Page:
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The show raised funds, in part, for the Youth Orchestra Los Angeles — one of Dudamel’s favorite projects, and several of their young musicians performed early in the afternoon. The near half-million raised on Saturday put the Weitzs’ “Quarantunes” total at $3 million for charity since it began two months ago.
The rest of the four-hour concert gamely tried to evoke the now-lost summer staples at the venue.
John Williams, whose “Star Wars” scores are a perpetual hit at Bowl movie nights, played Darth Vader’s theme music on his home piano. Kenny Loggins riffed on the “Footloose” theme from the upper reaches of the Bowl’s box seats, as the film’s star Kevin Bacon watched from his own Zoom window. “Now I can say I played the Bowl this year!” Loggins said. Rob Thomas hopped in (virtually) next to Carlos Santana, and Elvis Costello played an earnest version of “(What’s So Funny ‘Bout) Peace, Love, and Understanding”.
From their various quarantine locales, Beck played Prince’s “Raspberry Beret” and “Everybody’s Got to Learn Sometime” from the “Eternal Sunshine of the Spotless Mind” soundtrack; Barry Manilow’s resurgent crowd favorite “When the Good Times Come Again” brought Amy Adams to tears in the group chat (“Crying. Thank you.”). The Killers powered through an apropos cover of Tom Petty’s “The Waiting,” and Gloria Gaynor’s “I Will Survive” had a new immediacy in the COVID era. Regulars like Clive Davis watched from home as classic-pop songwriter Carole Bayer Sager gabbed with guests in the screen rail.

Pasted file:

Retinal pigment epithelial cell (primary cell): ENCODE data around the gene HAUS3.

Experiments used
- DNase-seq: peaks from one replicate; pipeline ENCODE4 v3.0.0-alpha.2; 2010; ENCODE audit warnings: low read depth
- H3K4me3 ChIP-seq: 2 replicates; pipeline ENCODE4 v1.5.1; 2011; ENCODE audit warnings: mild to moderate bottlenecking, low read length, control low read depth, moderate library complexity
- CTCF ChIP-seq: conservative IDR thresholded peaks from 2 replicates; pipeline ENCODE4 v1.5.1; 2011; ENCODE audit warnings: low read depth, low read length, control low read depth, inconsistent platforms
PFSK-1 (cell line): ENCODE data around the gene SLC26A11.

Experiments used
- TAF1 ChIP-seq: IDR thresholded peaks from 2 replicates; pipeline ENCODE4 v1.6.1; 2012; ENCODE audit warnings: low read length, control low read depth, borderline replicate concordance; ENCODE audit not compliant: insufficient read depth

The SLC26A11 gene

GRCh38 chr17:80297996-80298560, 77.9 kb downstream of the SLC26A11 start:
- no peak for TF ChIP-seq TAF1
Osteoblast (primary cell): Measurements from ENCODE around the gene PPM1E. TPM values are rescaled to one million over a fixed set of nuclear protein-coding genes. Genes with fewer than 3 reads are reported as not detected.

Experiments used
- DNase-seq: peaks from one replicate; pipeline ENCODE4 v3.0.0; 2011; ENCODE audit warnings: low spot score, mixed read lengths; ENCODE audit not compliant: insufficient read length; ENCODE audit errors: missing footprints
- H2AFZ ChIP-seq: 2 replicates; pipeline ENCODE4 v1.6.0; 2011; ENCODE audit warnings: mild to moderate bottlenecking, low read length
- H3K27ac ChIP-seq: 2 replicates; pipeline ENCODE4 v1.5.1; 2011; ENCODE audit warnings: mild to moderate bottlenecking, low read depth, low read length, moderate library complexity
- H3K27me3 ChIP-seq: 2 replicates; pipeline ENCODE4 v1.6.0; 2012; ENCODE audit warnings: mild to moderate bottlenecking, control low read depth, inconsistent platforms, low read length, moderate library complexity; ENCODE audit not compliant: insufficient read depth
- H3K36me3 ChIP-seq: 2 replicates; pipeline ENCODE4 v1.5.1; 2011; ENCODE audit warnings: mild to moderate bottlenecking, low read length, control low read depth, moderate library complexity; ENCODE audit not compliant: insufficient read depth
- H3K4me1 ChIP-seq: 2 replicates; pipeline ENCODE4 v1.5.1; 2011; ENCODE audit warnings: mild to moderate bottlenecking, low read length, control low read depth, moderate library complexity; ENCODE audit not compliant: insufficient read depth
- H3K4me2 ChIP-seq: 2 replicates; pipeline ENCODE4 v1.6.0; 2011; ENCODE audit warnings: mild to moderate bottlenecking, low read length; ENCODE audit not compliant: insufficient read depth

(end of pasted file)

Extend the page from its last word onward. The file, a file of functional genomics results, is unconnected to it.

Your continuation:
“It’s cool to be a part of something like Richard’s Zoom Parties,” Thomas told The Times before the show. “For a party with so many legendary figures that takes place on your computer, it feels very much like you’re sharing a moment.”
For the thousand or so industry folks tuned in, it was a chance to see something, anything, on the most beloved stage in L.A. The rest of us will have to settle for screengrabs instead of wine-soused picnics and fireworks. It may be the first of more digital events to come.
“It definitely made all of us feel so much more what we will miss this summer,” said Gail Samuel, the president of the Hollywood Bowl and COO of the L.A. Phil. “You could tell that everyone joining the event really felt that. The L.A. Phil is considering a lot of options for digital and media content and will announce projects as they come together.”
If this was a trial run, it was a bit surreal for everyone. “There is no one else here, it’s crazy,” Weitz said to Herbie Hancock, as the jazz legend checked in from a digitized beach-scene Zoom background. “I always had a problem with the clock there,” Hancock said. “When I’m playing music, I’m so involved, I don’t know whether I’m counting up or down.”
For the Bowl’s 2020 calendar, the clock’s at zero. L.A.’s ultimate power-Zoom livestream was, so far, the first, and last show of the season there.